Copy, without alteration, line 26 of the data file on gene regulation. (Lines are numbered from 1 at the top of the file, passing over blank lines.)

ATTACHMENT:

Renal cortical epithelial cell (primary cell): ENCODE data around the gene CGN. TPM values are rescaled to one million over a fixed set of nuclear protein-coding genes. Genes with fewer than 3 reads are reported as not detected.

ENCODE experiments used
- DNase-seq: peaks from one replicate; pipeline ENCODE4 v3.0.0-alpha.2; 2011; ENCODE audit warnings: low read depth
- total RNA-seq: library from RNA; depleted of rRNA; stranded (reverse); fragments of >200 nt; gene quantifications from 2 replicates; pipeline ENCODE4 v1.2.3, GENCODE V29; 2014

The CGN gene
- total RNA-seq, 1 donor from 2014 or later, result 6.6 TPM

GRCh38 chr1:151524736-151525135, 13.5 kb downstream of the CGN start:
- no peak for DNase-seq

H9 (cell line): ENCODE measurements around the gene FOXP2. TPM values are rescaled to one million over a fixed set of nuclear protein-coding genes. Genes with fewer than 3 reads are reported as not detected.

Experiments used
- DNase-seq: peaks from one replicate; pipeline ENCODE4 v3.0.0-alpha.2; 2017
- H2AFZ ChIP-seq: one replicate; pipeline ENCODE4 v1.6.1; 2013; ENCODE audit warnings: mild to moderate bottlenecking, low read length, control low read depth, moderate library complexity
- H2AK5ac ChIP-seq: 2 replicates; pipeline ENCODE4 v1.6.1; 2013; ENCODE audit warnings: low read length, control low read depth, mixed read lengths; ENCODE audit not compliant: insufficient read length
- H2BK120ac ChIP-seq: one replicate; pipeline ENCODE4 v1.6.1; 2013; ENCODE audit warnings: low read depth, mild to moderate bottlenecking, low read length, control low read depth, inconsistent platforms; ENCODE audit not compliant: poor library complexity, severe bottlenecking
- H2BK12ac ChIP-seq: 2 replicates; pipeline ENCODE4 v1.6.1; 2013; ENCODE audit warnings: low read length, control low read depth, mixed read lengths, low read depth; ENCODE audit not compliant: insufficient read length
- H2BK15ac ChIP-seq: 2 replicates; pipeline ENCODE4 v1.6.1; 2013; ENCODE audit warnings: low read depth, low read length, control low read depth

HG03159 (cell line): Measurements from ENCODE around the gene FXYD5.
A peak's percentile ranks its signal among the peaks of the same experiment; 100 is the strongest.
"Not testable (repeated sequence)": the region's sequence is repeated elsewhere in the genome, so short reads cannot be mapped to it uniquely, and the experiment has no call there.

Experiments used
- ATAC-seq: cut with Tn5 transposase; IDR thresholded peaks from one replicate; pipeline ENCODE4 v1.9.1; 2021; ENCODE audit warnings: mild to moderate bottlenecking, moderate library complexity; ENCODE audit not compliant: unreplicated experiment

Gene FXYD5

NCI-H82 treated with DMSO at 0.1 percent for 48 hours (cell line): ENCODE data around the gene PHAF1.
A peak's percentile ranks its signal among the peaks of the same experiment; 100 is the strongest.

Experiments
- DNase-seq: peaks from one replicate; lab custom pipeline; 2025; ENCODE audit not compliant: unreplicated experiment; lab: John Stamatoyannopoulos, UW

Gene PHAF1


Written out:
- DNase-seq: peaks from one replicate; lab custom pipeline; 2025; ENCODE audit not compliant: unreplicated experiment; lab: John Stamatoyannopoulos, UW